Polygenic embryo screening has the potential to give babies a health advantage, but it may also be used to “score” embryos for social, or non-disease-based advantages. This raises the spectre of eugenics. For this reason, and to guard against misuse of the technology, broad discussion is needed around what advantages we would be prepared to allow to proliferate in future people. Some favor a regulatory model that would permit polygenic screening if it is correlated with increased odds of greater well-being. This would require a philosophical and ethical analysis of what constitutes well-being and a scientific analysis of the correlation between polygenic screening and that outcome. Societal discussion about these issues is necessary, too. Should genetic variants associated with diseases and non-disease traits be considered? Is there a difference, ethically, between justifying the selection of physical traits, such as eye color, and functional traits, such as intelligence, based on their potential to increase the well-being of a future person?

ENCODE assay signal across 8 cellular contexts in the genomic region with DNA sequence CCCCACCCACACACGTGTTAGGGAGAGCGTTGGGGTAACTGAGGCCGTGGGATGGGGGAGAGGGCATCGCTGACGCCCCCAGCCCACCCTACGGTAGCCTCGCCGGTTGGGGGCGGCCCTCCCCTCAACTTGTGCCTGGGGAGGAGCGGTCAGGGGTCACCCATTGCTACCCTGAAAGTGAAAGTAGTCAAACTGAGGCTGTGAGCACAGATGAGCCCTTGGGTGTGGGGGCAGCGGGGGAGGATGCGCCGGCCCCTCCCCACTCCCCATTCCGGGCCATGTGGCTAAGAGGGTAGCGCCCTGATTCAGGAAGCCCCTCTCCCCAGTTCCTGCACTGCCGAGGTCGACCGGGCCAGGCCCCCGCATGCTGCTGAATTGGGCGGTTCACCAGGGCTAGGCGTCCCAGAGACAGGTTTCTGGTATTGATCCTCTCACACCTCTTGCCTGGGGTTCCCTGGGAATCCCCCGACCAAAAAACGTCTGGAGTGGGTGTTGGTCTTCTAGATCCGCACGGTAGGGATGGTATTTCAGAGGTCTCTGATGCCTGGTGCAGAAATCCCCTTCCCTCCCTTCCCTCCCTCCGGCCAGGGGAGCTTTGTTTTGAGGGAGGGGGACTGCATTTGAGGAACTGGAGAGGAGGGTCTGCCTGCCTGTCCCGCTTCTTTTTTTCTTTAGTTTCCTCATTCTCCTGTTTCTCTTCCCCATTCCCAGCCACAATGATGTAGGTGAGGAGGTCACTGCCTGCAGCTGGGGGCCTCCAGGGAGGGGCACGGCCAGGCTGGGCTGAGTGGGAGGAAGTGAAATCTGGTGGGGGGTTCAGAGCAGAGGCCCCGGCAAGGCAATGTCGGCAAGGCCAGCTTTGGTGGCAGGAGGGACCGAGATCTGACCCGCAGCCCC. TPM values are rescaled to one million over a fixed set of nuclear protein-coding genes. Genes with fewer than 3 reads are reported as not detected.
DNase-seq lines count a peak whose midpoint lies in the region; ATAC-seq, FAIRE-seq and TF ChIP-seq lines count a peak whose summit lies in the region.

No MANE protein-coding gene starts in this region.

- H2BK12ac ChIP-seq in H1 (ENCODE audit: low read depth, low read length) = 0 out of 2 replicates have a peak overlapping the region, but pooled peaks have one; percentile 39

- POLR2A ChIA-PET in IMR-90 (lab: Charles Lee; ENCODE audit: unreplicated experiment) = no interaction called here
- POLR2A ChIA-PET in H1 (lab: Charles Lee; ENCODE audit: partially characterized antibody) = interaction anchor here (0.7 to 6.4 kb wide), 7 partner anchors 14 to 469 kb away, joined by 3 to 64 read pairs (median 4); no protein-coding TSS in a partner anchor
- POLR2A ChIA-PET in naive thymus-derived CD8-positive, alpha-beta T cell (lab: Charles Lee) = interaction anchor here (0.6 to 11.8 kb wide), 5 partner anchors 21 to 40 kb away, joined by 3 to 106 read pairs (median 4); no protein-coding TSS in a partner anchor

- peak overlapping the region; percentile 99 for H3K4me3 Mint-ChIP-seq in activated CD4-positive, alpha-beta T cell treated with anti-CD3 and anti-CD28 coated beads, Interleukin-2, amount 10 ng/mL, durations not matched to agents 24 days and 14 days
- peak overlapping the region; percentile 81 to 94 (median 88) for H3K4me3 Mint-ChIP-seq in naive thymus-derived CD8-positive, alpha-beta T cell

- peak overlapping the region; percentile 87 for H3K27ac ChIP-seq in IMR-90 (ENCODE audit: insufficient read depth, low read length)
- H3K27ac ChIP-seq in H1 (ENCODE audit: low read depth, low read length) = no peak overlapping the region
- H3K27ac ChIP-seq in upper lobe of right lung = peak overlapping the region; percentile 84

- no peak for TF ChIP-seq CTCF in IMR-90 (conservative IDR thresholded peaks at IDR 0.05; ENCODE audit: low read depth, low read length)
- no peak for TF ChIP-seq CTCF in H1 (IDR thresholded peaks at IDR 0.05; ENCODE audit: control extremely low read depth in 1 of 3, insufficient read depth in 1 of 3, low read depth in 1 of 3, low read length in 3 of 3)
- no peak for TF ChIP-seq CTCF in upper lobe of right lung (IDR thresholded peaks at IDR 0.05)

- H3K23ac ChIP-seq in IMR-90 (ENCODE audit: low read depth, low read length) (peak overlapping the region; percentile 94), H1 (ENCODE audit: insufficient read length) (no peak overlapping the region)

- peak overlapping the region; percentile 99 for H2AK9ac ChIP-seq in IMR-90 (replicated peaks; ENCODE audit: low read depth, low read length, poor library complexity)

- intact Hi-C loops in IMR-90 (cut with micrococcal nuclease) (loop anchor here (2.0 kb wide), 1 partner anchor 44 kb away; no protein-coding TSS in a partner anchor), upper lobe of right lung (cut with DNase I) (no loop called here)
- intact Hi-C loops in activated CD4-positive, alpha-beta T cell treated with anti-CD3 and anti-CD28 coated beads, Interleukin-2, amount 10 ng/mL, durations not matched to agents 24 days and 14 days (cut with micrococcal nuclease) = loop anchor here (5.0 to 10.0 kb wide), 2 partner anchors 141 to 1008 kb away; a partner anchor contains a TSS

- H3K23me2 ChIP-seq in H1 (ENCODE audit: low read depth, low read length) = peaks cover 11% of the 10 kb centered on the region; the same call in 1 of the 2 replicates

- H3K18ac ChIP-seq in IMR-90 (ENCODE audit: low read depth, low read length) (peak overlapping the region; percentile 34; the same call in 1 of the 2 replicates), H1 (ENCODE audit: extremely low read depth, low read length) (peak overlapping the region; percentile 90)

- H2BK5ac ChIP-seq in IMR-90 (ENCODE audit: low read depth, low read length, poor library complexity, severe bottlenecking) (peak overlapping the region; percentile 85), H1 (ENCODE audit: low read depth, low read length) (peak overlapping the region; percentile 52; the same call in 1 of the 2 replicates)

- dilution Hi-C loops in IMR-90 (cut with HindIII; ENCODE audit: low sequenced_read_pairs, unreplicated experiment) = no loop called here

Regulation of polygenic embryo screening should explore these questions and address issues of justice and inequality. Crucially, regulators should make the technology broadly available, so that reaping its benefits does not depend on the ability to pay. Regulation should also ensure that screening that improves general health and well-being would be permitted.
Sheetal Soni (@Sheetal_Soni) is a senior lecturer at the University of KwaZulu-Natal in South Africa. Julian Savulescu (@juliansavulescu) is Director of the Oxford Centre for Neuroethics, Uehiro Chair in Practical Ethics at the University of Oxford, and a Hastings Center fellow.